Supreme Court bans Jehovah's Witnesses in Russia, considers them an extremist group
MOSCOW (AP) — Russia's Supreme Court on Thursday banned Jehovah's Witnesses from operating anywhere in the country, accepting a request from the justice ministry that the religious organization be considered an extremist group.
The court ordered the closure of the group's Russian headquarters and its 395 local chapters, as well as the seizure of its property.
The Interfax news agency on Thursday quoted Justice Ministry attorney Svetlana Borisova in court as saying that Jehovah's Witnesses pose a threat to Russians.
"They pose a threat to the rights of citizens, public order and public security," she told the court.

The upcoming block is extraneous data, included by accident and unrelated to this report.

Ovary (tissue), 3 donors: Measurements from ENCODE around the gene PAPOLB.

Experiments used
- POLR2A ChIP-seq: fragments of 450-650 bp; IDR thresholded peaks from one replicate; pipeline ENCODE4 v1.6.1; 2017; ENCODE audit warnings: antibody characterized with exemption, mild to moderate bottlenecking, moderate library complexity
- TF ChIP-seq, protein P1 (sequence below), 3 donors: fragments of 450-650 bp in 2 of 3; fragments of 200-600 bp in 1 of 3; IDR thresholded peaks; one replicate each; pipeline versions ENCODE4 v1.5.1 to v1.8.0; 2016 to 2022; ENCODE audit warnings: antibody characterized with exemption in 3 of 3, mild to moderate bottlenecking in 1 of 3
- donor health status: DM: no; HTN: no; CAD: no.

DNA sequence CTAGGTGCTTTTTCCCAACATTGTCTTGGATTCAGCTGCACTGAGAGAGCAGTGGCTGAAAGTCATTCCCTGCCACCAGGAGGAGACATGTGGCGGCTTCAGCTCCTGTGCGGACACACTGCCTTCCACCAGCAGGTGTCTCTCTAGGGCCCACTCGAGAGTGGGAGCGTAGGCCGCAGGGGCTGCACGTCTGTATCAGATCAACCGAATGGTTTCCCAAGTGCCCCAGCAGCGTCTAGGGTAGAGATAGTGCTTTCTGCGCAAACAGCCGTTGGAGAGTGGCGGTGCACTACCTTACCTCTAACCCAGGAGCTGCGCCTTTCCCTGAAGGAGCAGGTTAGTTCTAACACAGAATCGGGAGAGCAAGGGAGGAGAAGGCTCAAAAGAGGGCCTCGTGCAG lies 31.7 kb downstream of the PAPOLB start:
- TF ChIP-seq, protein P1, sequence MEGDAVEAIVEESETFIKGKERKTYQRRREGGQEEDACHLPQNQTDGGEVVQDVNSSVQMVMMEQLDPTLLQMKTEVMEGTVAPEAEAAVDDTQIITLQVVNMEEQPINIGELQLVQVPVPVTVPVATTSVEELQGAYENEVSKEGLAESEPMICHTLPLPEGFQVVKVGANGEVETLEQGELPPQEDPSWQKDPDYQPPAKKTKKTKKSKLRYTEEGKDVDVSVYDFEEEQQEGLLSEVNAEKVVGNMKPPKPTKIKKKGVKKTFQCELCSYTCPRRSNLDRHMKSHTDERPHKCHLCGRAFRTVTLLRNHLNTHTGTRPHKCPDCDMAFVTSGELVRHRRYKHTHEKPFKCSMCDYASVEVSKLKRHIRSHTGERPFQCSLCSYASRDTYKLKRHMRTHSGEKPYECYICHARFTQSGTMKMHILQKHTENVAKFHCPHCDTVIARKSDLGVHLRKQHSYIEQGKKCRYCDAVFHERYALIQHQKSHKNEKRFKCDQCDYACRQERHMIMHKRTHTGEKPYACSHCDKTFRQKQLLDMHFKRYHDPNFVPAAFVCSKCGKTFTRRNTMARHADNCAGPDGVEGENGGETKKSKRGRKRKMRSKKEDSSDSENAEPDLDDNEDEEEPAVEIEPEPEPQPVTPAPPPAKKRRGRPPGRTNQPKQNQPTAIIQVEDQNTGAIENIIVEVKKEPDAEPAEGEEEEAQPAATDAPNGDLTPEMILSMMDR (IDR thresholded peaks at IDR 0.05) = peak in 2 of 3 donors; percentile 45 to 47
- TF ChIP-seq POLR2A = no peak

Borisova also said Jehovah's Witnesses' opposition to blood transfusions violates Russian health care laws.
Yaroslav Sivulsky, a spokesman for Jehovah's Witnesses in Russia, said in a statement they are "greatly disappointed by this development and deeply concerned about how this will affect our religious activity."
Jehovah's Witnesses said they would appeal the ruling.
Jehovah's Witnesses claim more than 170,000 adherents in Russia. The group has come under increasing pressure over the past year, including a ban on distributing literature deemed to violate Russia's anti-extremism laws.
Human Rights Watch criticized Thursday's decision as an impediment to religious freedom in Russia.
"The Supreme Court's ruling to shut down the Jehovah's Witnesses in Russia is a terrible blow to freedom of religion and association in Russia," said Rachel Denber, deputy Europe and Central Asia director at Human Rights Watch.
The rights group also expressed concern that if the ruling takes effect, Jehovah's Witnesses could face criminal prosecution and punishment ranging from fines to prison time.